The biggest North American midstream oil and gas companies were stung at the stock market in the fourth quarter of 2018; all but one of the top 10 companies experienced double-digit percentage decreases as the price of crude oil plummeted and uncertainty lingered about the sector's fiscal habits.
Energy Transfer LP units suffered the steepest loss, dropping 24.2% to finish the year at $13.21, even after completing a $26.55 billion internal merger that investors and analysts had pressured the management team to undertake to abandon the fading master limited partnership model. The stock traded under the name Energy Transfer Equity LP until the merger closed Oct. 19, 2018, creating Energy Transfer LP.
Oneok Inc. shares had the second-largest slump among the top 10 by market cap in the fourth quarter, falling 20.4%, while Canadian midstream major Enbridge Inc.'s stock price had the best performance in the group with a decline of 3.7%.
The struggling equity values, reflected in the Alerian MLP Index's 18.9% loss during the period, correlated with West Texas Intermediate crude's 38% drop in the fourth quarter to settle at $45.41 per barrel Dec. 31, 2018.
Midstream stock prices' decline also reflected investors' pessimism about management teams' promises to rein in distribution growth and debt levels, according to CBRE Clarion Securities MLP expert Hinds Howard. "Midstream is attempting to reinvent itself. ... But many midstream operators remain far off from lofty goals [and] self-funding targets, with leverage and capital spending being the main sticking points," he wrote in a Jan. 1 blog post. "The market appears to believe midstream companies will revert to their spendthrift, levered-up ways when given a chance."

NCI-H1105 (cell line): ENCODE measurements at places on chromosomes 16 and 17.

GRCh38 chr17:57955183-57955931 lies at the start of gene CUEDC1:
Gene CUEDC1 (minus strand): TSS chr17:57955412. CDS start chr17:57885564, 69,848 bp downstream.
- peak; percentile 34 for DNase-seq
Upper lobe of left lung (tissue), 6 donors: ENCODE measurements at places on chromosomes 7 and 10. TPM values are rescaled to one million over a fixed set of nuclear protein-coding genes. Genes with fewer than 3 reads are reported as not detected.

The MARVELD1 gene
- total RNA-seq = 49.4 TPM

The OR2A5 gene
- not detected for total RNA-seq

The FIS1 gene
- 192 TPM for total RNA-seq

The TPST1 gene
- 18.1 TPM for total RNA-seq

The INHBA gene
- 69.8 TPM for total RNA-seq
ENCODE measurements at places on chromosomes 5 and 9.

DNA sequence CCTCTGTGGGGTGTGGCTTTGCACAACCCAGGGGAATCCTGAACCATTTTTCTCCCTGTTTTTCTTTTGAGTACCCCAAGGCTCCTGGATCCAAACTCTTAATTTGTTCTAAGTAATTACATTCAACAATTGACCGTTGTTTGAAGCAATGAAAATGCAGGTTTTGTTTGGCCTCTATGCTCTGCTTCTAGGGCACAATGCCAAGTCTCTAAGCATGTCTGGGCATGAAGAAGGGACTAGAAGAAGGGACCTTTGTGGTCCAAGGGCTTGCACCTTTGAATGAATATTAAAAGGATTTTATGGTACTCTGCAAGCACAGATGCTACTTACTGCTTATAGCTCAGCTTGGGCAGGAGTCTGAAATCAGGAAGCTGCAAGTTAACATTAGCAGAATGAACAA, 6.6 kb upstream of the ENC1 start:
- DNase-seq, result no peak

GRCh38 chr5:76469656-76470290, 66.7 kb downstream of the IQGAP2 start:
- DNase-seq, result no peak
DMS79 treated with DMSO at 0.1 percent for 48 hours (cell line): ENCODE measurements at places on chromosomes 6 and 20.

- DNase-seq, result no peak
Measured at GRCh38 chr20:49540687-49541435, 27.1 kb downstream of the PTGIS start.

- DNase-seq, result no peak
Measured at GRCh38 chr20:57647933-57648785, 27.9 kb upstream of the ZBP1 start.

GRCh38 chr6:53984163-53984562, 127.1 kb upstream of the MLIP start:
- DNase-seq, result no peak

Analysts at energy investment bank Tudor Pickering Holt & Co. said in a Dec. 28 note to clients that they expect the recent midstream volatility to be temporary. "We're mindful of the old saying that the market can remain irrational longer than you can remain solvent, but ... this too shall pass," they wrote.
For full year 2018, LNG exporter Cheniere Energy Inc.'s share price outperformed the rest of the top 10 midstream group, gaining nearly 10%. Oneok, up less than 1%, was the only other company whose stock rose during the year.
Williams Cos. Inc. stock had the biggest year-over-year drop, 27.7%, despite completing a $10.5 billion merger with its MLP and multiple quarters of strong financial results. Cheniere and Enbridge, whose unit price fell 20.5%, also completed corporate reorganizations in 2018.
"One of the issues that makes current investors nervous and gives new ones pause is that they don't understand the continued weakness when volumes are up and management teams bullish," Simon Lack, managing partner at energy-focused investment firm SL Advisors LLC, wrote in a Dec. 30 blog post. "For most of 2018 and certainly the second half, the disconnect between strong operating performance and poor security returns has perplexed many."
The Alerian MLP Index lost 19% in 2018, while West Texas Intermediate oil prices slumped 24.8%.